Ethiopian Airlines flight to Nairobi crashes with 'no survivors' of 157 people aboard

Soldato
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Except they did know, ships had round ones :D

And the potential problems regarding alloy fatigue were well understood...

https://en.wikipedia.org/wiki/No_Highway_in_the_Sky

And the best castles have rounded corners, not square edges.

Well that was more to make them resistant to undermining (As were Moats)

Once Guns became the thing (and particularly cannon) star layouts became more common.

See https://en.wikipedia.org/wiki/Bastion_fort

:p
 
Soldato
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You sure? I thought they modified the window design by putting rounded edges in and it resumed service.

I think they stayed removed, comet 2 was introduced tho a newer model.

The comet 1 had other flaws aside from the windows.
 
Caporegime
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This whole thing, about the grounding of all 737 Max 8, aircraft, yes is sad, and RIP to the people whom lost their lives. However, one slight thing, that people have forgotten, x2 737 Max 8 Aircraft have crashed. How many 707's crashed, How many Avro Comet's Crashed, and they did not ban them.
It was de Havilland (of Mosquito fame) who designed and built the first Comet not Avro (Lancaster, Vulcan to name their most famous two birds)

Once the design flaws were fixed the basic design was very long lived, the Nimrod for example (which left service in 2011) was based upon the revised Comet design.

Edit: missed Orionaut’s post above.
 
Soldato
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After the problems were resolved, Comet went on to be a very successful aircraft range. Dan-air continued to use them well into the 1970's

Hah that they did. I actually flew in a couple of them as a kid. Totally irrelevant to the tragedy at hand but that did bring back some memories.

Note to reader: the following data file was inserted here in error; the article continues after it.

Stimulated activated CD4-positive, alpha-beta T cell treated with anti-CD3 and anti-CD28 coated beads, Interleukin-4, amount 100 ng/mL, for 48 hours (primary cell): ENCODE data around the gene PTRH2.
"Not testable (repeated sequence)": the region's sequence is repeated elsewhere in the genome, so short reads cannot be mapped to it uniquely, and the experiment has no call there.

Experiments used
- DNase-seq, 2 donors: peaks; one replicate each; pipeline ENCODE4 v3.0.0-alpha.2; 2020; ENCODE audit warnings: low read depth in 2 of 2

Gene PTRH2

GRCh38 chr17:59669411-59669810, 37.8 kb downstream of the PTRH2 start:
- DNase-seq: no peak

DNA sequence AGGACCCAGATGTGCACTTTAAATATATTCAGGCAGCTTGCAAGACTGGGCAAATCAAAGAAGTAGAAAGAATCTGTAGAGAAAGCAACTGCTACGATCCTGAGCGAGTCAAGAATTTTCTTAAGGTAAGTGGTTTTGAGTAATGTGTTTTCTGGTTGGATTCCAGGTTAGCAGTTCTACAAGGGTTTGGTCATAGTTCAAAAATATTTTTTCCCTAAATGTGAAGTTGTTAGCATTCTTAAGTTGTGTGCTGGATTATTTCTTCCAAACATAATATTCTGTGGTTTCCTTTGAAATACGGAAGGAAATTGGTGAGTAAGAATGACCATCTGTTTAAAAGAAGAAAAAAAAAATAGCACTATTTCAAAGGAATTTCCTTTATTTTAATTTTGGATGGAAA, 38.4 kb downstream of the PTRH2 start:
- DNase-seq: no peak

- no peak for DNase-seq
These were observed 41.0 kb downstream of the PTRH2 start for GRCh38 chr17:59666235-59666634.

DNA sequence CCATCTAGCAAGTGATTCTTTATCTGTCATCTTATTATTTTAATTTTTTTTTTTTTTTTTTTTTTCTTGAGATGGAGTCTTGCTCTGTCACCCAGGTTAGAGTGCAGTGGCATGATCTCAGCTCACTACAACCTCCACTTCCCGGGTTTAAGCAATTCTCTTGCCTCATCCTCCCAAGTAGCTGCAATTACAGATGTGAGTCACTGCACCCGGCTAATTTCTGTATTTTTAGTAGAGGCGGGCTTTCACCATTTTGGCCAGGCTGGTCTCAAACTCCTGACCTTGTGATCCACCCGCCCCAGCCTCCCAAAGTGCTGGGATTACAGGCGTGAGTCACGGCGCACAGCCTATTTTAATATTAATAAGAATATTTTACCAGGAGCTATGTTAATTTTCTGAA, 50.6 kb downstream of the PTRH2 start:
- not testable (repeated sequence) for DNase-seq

Soldato
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Having done a bit of reading into this, I honestly can't remember in recent memory when an aircraft's "control laws" have been under-cut so badly by relying on a single sensor with no/minimal cross-check ability or sensor reliability check being carried out (which is what the new patch adds).

How this made it past QA/Safety/FAA is amazing!
 
Don
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Having done a bit of reading into this, I honestly can't remember in recent memory when an aircraft's "control laws" have been under-cut so badly by relying on a single sensor with no/minimal cross-check ability or sensor reliability check being carried out (which is what the new patch adds).

How this made it past QA/Safety/FAA is amazing!
Does seem amazing that a single sensor failure not only removes a safety function, but seems to actively cause the aircraft to crash in some circumstances.
 
Commissario
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Just read, the first officer only had 200 flying hours under his belt! :eek: :eek: :eek:

https://www.dailymail.co.uk/news/ar...ly-low-number-pilot-training-hours-crash.html

:confused:
I suspect somewhere the reported 200 hours has bee mistranslated, as I doubt that is his total flying hours (IIRC most countries require more than that just in training in prop aircraft, which you typically do before jet training), it could be 200 hours of flying commercial jets or in the 737 series which wouldn't be unusual for a pilot who is new to them.
 
Soldato